Debunking the myth that food waste drives sales is equally important because when people trust that they’ll use the whole product, they’re inclined to buy more, so a bigger pack size or a second pack is likely to go in shopping basket. There’s evidence to suggest that half of the savings customers make from reducing waste is reinvested in other food products, often of higher brand quality, so there’s an exciting opportunity to trade up.

 

David Jackson, Winnow

How is Winnow helping reduce restaurant waste around the world?

Our technology and digital tools are incorporated into working kitchens to collect data on the food that’s being wasted and why, providing chefs with the data they need to reduce waste by 40%-70% and improve margins by up to 8%. The information is also used to inform food orders and menu design and improve everything from processes to environmental footprint. 

We have offices in London, Dubai, Singapore, Shanghai and Iowa City and Winnow technology is currently used in 1,000 sites in over 40 countries by brands like Compass Group, Elior, IKEA, Hilton, Accor Hotels, IHG and Carnival Cruises.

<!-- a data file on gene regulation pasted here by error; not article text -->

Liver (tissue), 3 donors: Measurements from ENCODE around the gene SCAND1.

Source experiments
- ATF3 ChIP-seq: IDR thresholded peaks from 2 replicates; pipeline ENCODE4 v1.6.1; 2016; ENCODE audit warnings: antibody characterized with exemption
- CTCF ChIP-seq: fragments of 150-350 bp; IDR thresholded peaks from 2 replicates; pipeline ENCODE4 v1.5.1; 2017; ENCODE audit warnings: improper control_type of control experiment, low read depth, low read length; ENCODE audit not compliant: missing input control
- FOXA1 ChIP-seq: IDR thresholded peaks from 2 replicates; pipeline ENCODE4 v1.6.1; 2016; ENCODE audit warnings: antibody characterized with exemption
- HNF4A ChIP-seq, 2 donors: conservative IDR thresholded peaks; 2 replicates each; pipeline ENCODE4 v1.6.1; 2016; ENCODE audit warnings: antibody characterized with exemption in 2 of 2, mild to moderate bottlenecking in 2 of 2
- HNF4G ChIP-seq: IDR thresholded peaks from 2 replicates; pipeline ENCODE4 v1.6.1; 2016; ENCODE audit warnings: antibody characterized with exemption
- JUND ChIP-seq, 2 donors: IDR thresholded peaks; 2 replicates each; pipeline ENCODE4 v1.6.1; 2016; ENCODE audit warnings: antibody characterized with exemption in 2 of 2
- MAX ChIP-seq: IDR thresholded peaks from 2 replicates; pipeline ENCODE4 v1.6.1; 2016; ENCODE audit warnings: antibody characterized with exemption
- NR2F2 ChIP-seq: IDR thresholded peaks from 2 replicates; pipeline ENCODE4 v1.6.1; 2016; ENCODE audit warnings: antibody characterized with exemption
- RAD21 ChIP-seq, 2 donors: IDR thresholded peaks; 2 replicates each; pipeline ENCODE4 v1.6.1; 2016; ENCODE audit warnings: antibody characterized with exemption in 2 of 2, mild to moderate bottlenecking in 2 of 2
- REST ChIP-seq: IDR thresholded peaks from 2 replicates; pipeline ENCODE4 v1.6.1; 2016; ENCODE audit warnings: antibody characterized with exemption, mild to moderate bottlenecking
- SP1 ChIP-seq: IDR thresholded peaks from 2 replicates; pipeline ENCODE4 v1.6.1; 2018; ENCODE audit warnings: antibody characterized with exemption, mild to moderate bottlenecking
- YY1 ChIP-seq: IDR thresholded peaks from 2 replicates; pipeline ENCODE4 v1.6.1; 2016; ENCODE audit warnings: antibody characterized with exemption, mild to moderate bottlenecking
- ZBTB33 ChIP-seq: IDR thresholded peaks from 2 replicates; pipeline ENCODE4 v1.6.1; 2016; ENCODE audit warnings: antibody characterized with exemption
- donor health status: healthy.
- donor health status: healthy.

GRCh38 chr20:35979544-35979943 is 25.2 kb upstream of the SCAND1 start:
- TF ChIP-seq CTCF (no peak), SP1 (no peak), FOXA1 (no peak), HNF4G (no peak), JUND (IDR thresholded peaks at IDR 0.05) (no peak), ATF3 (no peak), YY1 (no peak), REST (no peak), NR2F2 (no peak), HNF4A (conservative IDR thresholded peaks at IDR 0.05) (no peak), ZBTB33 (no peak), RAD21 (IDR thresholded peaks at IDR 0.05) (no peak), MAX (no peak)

What impact have you made to date and what does the future of waste reduction look like from Winnow’s perspective?

Kitchens are busy, sometimes chaotic places so developing technology for that kind of environment was a big challenge. Our mission from day one was to create a solution that makes recording food waste quick and painless, allowing chefs to categorize waste in seconds and get on with their day.

Today, our unique technology currently saves over $30m in annual food costs and prevents 23 million meals from going in the trash unnecessarily. They’re achievements we’re very proud of, but with the estimated food waste for commercial kitchens sitting at around $100bn a year, we know there’s some way to go.   

We believe we need to grow together as an industry to make lasting change, including the ambition to cut global food waste in half by 2030. That means F&A leaders, influencers and innovators like Winnow stepping up, speaking out and delivering solutions that enable chefs to run smarter kitchens that do the right thing for their business and the environment.